Crochet Coasters

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These crochet coasters can be made of either cotton or cotton/hemp blend. Acrylic yarn does not absorb liquid, so is less useful for coasters. The crochet will be worked at a tighter gauge, to provide a stiff, solid fabric, capable of protecting furniture. Each coaster is made from two layers of crochet fabric joined together with crocheted edging.

What You’ll Need for 4 Coasters:
- Light worsted (#4) cotton or cotton/hemp blend yarn, about 100 yds (92 m) each, in 3 colors
- Shown: Plymouth Yarns “Grass” (65% Cotton, 35% Hemp; 50g/115 yds) , 9086 Red (A), 9072 Aqua (B), 9089 Multi (C).
- Size G (4.25 mm) or size needed to match gauge
- Yarn needle
- Stitch markers (optional)
Finished Size:
- Approximately 4½" wide by 4" tall (11.5 × 10 cm)
- 15 stitches = 3½" (9 cm), 14 rows = 3¼" (8.5 cm). Exact gauge is not necessary for this project

Stitches and Abbreviations Used:
- chain = ch
- single crochet = sc
- slip stitch = sl st
- stitch(es) = st(s)

Source: Crochet 101: Master Basic Skills and Techniques...

Step 1

Note: Stitch counts are listed in {brackets} at the end of row instructions. For each coaster make one square with A and one with B.
Foundation: Ch 16.
Row 1: Sc in 2nd ch from hook and in each ch across. Turn. {15 sc}
Row 2: Ch 1, sc in each st across. Turn. {15 sc}
Rows 3–14: Repeat Row 2.
At end of Row 14, measure the row gauge. Flatten your piece and measure to see whether it’s larger or smaller than the stated 3." (8.5 cm) tall. If the difference is more than ." (6 mm), you may want to work an extra row, pull out a row, or accept that your coaster is unique and slightly different from the designer’s. As long as all your squares match each other, and are an appropriate size for the coaster’s function, it’s fine. Remember, the edging yet to be worked will add to the dimension of the squares. If you change the number of rows, the number of stitches you work in each round of the edging will change. In that case don’t be alarmed when your stitch count for the edging doesn’t match the given count! When satisfied with the size and shape of the square, fasten off, leaving a tail to weave in. Weave in beginning and ending tails.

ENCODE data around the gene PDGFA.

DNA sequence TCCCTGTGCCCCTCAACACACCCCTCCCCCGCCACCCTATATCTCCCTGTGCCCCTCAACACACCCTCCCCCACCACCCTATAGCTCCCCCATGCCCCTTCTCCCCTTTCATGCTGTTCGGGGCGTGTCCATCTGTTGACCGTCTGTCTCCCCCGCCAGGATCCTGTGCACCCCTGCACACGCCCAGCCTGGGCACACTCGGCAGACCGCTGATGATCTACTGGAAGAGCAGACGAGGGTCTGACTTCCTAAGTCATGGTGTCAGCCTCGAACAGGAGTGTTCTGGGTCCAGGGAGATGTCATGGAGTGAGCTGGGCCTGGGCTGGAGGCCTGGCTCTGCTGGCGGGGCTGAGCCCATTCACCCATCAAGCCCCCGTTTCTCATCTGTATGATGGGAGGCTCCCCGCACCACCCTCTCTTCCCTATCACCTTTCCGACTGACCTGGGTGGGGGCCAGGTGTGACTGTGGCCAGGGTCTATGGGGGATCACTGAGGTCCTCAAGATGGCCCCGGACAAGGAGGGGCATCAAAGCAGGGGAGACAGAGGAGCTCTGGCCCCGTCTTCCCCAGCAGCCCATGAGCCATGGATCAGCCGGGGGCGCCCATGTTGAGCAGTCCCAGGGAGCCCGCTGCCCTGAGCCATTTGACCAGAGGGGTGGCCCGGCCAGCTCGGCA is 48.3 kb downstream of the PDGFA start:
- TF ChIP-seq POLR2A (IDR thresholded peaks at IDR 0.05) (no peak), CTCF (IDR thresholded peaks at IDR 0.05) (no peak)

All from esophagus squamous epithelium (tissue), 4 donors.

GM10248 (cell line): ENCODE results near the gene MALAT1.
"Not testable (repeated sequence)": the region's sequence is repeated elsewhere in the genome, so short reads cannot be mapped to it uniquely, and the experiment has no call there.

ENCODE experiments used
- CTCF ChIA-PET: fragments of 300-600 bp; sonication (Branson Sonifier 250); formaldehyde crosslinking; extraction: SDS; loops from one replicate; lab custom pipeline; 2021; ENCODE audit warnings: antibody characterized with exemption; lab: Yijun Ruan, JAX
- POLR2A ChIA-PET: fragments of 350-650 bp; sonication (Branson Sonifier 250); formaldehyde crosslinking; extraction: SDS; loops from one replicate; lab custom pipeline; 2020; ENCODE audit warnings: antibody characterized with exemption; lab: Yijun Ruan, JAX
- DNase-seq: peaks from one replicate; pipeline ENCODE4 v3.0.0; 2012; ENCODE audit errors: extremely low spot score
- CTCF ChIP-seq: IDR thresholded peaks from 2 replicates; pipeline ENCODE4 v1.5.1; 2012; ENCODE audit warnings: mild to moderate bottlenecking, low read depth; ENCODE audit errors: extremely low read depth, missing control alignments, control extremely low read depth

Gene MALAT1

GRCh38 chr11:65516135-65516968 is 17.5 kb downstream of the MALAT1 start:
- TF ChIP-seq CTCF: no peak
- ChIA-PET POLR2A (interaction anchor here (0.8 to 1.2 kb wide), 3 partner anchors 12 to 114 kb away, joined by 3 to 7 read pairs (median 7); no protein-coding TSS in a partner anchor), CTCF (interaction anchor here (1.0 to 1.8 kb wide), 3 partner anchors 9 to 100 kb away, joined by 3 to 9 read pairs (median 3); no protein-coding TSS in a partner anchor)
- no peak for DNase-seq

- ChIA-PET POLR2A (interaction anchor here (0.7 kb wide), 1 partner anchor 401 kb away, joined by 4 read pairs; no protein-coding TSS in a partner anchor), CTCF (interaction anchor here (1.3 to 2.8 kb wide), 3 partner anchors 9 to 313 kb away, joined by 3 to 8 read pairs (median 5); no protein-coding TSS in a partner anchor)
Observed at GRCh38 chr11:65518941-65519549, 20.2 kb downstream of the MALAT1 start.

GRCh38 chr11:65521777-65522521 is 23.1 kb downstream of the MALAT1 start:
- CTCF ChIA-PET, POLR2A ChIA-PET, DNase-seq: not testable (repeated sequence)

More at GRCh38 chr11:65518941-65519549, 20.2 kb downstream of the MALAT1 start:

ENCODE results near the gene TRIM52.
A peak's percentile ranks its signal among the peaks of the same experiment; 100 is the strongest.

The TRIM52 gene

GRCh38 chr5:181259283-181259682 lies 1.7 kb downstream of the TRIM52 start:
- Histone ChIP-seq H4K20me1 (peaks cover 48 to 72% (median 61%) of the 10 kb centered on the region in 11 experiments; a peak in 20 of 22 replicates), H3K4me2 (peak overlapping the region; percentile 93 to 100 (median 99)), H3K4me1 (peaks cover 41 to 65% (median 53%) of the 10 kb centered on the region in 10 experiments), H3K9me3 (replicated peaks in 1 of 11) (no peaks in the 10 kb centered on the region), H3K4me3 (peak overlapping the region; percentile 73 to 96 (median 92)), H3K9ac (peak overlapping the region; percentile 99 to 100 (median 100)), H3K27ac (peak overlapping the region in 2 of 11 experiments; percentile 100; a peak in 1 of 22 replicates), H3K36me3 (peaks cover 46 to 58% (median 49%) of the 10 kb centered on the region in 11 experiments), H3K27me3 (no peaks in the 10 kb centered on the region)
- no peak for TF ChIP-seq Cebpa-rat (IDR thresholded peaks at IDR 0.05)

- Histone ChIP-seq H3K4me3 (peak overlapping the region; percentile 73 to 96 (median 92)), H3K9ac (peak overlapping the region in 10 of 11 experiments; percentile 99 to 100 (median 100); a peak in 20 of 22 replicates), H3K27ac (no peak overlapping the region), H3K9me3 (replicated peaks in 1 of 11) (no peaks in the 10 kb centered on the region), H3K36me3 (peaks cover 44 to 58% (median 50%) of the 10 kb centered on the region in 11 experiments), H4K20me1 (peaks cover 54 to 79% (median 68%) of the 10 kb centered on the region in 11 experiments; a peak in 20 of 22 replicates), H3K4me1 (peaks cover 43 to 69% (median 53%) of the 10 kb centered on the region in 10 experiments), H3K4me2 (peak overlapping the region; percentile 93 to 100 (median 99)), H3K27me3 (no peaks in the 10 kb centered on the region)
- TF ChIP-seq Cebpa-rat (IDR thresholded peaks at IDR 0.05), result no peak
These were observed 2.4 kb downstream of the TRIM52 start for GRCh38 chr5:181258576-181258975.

Step 2

Make a slip knot with C and place it on the hook. Attach to the work thus: hold the two completed squares together with Row 14 of each square at the top, so the sideways Vs at the tops of the stitches have their “points” facing to the left. Insert the hook through both squares at the center of Row 14. The hook will go under the front and back loop of one A stitch and one B stitch.
Work a sc stitch by catching the working (C) yarn at the back and drawing up a loop, then completing the stitch as usual. In patterns, this step is described as, “Attach yarn C with a sc at center of row 14 of both squares, working through both thicknesses.”

Step 3

Round 1:
Work 1 sc through both thicknesses of each stitch until the corner of the piece. In corner stitch (last stitch of row 14), work 2 more sc in the same space. (Total of 3 sc in corner st. This “increase” allows the work to progress around the corner of the square.)
Now working down the side of the squares, continue to insert the hook through both thicknesses, working 1 sc in each row end, (from Row 14 to Row 1) to the next corner. Always insert the hook so that at least two strands of the row end are above the hook, to avoid stretching out the stitches. Some crocheters prefer to insert the hook under the entire end stitch of the row; some prefer to insert the hook into the side of the end stitch with two strands above the hook. It’s a matter of personal preference, so try it both ways for a few